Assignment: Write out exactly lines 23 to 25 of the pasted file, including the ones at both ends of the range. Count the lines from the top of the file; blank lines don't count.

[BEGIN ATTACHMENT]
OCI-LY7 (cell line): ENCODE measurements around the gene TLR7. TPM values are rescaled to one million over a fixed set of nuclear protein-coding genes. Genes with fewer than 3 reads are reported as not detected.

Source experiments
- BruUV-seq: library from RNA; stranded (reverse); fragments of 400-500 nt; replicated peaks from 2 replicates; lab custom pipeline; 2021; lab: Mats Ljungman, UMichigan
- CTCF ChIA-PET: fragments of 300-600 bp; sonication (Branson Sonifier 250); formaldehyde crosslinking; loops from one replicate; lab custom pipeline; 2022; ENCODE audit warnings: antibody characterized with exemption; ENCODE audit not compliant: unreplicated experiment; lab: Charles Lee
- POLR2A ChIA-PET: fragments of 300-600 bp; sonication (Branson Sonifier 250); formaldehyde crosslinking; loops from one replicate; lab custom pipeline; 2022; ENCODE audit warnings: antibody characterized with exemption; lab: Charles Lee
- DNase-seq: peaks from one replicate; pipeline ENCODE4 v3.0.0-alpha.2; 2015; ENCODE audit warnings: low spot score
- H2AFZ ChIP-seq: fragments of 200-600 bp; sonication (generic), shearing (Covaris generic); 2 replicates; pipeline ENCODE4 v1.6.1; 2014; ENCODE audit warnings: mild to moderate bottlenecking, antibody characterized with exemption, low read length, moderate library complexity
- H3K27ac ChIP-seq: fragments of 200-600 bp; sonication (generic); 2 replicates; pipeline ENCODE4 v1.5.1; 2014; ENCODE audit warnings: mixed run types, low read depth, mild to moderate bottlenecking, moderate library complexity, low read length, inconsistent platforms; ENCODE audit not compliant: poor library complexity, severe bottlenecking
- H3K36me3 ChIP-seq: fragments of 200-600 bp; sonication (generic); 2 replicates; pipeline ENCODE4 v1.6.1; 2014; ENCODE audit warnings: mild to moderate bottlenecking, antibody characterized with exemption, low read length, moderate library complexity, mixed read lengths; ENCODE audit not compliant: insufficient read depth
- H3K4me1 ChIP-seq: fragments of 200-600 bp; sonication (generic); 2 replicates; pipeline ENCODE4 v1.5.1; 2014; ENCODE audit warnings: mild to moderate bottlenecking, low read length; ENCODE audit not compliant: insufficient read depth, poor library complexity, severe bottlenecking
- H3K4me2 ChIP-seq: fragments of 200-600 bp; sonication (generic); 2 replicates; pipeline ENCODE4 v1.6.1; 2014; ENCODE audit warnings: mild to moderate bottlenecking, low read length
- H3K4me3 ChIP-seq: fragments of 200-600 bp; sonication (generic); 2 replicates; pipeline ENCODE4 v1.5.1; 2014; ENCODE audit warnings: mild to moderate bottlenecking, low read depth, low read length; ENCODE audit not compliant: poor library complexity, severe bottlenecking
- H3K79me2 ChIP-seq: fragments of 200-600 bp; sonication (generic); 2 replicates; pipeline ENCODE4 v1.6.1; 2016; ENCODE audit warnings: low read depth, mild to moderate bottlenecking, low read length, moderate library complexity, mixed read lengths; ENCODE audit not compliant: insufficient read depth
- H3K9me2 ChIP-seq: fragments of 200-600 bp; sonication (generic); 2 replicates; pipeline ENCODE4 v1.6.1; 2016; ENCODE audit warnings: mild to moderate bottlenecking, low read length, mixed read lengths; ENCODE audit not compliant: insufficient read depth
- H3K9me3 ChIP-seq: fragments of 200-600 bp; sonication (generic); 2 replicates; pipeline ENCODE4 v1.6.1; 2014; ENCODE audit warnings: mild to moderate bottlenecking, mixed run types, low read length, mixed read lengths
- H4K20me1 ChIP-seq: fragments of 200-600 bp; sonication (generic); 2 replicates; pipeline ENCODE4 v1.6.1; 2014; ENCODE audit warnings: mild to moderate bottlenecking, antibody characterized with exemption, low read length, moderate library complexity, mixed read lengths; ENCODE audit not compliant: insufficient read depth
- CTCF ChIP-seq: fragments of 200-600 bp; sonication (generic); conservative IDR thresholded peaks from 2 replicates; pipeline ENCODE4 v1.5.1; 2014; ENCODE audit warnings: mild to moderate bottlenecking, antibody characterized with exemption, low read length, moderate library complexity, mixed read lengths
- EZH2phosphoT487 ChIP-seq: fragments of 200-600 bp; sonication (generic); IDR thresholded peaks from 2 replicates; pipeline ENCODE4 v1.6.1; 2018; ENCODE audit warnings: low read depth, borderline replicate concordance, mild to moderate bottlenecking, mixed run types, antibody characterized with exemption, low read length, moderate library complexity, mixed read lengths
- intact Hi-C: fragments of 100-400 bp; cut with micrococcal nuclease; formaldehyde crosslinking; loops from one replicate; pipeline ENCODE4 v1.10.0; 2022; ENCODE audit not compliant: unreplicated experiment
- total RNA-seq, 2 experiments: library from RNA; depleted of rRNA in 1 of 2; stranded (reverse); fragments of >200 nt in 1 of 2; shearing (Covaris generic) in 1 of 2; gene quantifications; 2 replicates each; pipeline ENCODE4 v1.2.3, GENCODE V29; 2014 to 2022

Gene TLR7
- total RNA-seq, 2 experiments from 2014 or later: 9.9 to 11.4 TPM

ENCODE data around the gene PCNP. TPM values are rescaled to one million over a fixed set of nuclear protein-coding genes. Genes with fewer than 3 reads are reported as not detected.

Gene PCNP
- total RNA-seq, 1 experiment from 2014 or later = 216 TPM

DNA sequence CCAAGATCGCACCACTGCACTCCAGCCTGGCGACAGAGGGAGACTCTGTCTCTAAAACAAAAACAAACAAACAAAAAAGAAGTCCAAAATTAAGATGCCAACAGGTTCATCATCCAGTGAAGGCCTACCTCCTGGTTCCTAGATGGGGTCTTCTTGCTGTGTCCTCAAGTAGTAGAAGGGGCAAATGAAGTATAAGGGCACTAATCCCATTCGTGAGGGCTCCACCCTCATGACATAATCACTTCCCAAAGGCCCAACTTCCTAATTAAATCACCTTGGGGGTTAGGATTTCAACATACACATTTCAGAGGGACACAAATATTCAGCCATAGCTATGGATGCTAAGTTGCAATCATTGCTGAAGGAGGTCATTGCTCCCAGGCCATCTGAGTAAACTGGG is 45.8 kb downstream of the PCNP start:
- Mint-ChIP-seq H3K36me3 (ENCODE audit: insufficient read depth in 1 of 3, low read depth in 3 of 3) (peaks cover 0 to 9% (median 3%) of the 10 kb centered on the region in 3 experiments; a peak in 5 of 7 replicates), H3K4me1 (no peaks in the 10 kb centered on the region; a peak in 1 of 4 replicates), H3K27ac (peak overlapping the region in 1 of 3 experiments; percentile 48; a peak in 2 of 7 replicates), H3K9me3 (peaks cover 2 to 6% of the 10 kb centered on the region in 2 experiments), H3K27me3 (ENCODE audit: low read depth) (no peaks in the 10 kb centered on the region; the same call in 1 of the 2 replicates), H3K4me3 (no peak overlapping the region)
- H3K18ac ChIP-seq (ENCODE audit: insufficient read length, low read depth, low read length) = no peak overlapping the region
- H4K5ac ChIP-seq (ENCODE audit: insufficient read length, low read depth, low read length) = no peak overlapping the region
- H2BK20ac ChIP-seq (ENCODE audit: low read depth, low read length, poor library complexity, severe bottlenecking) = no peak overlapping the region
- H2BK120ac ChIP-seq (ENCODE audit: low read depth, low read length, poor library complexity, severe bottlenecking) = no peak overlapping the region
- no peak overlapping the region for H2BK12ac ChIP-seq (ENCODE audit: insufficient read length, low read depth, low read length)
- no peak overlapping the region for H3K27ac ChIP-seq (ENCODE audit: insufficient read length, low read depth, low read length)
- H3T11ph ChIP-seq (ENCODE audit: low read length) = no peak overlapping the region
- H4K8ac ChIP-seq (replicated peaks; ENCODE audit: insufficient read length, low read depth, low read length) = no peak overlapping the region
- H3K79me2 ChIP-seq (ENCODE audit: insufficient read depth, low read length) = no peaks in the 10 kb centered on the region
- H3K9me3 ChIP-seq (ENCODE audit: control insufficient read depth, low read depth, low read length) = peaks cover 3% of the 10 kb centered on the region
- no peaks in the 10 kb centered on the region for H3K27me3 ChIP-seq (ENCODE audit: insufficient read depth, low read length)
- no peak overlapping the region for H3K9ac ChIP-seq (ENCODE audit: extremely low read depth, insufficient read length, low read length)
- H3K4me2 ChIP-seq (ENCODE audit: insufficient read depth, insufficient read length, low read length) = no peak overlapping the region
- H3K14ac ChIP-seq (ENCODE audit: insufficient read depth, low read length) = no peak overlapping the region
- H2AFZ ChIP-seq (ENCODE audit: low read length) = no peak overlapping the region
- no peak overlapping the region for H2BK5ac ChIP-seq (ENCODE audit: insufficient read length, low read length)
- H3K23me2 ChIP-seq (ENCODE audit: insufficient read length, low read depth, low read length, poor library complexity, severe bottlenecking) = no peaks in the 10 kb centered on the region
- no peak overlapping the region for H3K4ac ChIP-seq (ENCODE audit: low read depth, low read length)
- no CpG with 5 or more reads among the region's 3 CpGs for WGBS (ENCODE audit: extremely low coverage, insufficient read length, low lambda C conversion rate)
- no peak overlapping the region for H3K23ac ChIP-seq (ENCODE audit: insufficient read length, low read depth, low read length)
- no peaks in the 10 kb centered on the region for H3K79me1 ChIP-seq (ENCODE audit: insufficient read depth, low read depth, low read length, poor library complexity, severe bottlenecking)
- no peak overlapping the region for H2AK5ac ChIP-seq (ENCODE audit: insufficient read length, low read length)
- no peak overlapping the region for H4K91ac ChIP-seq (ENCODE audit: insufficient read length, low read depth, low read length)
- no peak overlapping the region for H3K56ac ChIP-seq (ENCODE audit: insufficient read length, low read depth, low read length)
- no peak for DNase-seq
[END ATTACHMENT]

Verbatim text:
ENCODE data around the gene PCNP. TPM values are rescaled to one million over a fixed set of nuclear protein-coding genes. Genes with fewer than 3 reads are reported as not detected.

Gene PCNP
- total RNA-seq, 1 experiment from 2014 or later = 216 TPM